Jalen Rose's centenarian grandma has message for Loyola's Sister Jean

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Sister Jean has been put on notice by an elderly Michigan fan ahead of the Loyola-Michigan Final Four matchup Saturday. (jalenvseverybody/Instagram | Tom Pennington/Getty Images)

Sister Jean, the 98-year-old nun and chaplain for the Loyola University Chicago men's basketball team, has become the Ramblers unofficial mascot.

But now, Sister Jean has been put on notice by an elderly Michigan fan ahead of the Loyola-Michigan Final Four matchup Saturday.

On his Instagram account jalenvseverybody, NBA-player-turned-ESPN-analyst Jalen Rose posted a video of his grandmother, age 100, saying "Grammie has a Final Four message for Sister Jean!! #GoBlue#Keepingit100."

Decked out in a Michigan basketball shirt, Grammie says in the video, "Sister Jean, it's been a good ride. But it's over Saturday. Go Blue!"

Rose, a Detroit native, attended Michigan in the early 1990s as part of the team's Fab 5 recruiting class of 1991, which made the Final Four two years in a row.

Sister Jean Dolores Schmidt captured the hearts of March Madness viewers, who have watched the No. 11 Chicago team catapult themselves into the Final Four position.

Sister Jean's bobblehead went on sale last week and quickly became a best-seller, according to the National Bobblehead Hall of Fame and Museum. About 63 percent of the orders came from outside Illinois. And within the first 24 hours, a Sister Jean bobblehead was sold to someone in all 50 states, the District of Columbia and Canada.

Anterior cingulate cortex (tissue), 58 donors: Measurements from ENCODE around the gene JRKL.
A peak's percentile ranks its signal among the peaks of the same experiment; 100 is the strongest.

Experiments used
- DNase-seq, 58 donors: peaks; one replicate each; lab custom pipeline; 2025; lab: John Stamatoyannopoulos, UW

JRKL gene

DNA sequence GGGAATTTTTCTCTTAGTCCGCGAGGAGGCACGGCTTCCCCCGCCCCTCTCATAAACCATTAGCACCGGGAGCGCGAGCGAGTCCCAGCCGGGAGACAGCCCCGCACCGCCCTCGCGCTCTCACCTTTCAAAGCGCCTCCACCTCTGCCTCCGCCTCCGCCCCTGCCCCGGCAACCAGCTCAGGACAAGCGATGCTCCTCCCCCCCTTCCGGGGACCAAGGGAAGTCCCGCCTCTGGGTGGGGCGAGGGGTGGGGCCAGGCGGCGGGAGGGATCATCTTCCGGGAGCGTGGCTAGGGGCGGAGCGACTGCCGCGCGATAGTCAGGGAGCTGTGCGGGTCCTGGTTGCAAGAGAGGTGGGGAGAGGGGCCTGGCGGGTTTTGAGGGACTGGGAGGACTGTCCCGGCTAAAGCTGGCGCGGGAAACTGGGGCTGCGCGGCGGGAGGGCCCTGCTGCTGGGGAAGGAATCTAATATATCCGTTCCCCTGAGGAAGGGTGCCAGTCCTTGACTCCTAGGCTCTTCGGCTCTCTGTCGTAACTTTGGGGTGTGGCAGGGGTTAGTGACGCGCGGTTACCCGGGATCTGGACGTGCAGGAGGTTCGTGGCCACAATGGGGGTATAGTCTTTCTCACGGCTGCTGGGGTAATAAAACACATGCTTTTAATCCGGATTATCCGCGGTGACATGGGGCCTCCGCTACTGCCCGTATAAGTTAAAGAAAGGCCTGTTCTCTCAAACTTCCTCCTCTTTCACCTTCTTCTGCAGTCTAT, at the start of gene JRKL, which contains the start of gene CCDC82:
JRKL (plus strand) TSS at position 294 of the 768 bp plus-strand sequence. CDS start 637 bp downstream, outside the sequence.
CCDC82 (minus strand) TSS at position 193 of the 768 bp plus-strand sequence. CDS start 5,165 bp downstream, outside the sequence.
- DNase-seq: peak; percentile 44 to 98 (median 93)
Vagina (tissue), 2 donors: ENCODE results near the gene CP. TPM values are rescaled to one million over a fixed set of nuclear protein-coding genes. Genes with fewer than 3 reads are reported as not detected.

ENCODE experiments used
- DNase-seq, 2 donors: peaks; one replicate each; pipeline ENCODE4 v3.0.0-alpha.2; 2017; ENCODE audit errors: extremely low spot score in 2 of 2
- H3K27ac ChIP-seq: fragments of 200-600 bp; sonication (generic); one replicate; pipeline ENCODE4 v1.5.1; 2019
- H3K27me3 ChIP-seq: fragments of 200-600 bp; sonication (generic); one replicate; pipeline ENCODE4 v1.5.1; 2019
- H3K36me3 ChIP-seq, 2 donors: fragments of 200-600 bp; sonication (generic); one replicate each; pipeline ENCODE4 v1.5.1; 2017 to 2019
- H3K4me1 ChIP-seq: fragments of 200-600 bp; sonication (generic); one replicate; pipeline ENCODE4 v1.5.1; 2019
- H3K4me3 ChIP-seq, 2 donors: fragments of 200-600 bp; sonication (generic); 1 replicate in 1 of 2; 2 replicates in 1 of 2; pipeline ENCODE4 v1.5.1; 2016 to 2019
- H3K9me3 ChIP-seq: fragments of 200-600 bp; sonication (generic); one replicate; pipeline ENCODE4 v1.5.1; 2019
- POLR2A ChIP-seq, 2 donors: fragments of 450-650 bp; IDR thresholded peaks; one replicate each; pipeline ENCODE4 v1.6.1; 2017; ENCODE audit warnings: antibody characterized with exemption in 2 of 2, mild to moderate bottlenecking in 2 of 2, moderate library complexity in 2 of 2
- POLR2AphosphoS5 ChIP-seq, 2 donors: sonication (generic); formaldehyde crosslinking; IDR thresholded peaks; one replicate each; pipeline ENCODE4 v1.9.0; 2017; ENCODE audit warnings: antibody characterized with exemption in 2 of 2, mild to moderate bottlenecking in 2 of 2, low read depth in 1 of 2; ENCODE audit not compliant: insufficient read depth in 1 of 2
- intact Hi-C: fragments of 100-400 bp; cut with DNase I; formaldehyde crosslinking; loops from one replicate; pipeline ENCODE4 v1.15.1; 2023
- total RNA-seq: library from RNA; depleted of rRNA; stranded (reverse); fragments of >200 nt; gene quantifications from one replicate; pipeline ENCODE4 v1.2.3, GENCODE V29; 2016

The National Bobblehead Hall of Fame and Museum released the officially licensed, limited edition bobblehead on Friday.

It's unclear whether Jalen's Grammie will get her own bobblehead.

Sister Jean has been the team chaplain for the Ramblers' men's basketball team since 1994. As the team gained national fame, the Chicago nun also became an icon and presumed fairy Godmother to this Cinderella Story.

"She's always been this big of a celebrity on our campus like everyone's always been like in love with her so it's really exciting to share that love with the rest of the country," said Loyola freshman Grace Sparkman.

Sister Jean gained international fame over the past few weeks, but the 98-year-old has always been a staple on Loyola's campus.

"Everyone has a Sister Jean story, if you don't have a Sister Jean story it means you basically stayed in your dorm and didn't do anything," said Nick Schultz, a sophomore and assistant sports editor for Loyola's student publication, The Phoenix.

This is the second bobblehead for Sister Jean, who had bobbleheads in her likeness given away at games in 2011 and 2015. Those bobbleheads are now selling for over $300 each on eBay.

A portion of the proceeds from Sister Jean bobblehead sales will benefit the Loyola Athletic Fund and the Sisters of Charity of the Blessed Virgin Mary.

Loyola will play the No. 3 Michigan Wolverines at 6:09 p.m. ET Saturday.

Many fans figured No. 3 seed Michigan had a good shot to get to the Final Four as the Wolverines chase their first title since the Glen Rice-led group won the program's first in 1989.

But Loyola-Chicago? Consider the 11th-seeded Ramblers the representative for all the low seeds - UMBC, Marshall and Buffalo, to name a few - that pulled off the big stunners in an upset-filled and memorable March.

And yes, the Ramblers do have a national championship, won way back in 1963 during the Kennedy administration.

The Associated Press contributed to this report.
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sportsLoyola RamblersNCAAfinal fourmarch madnessbasketballChicagoMichigan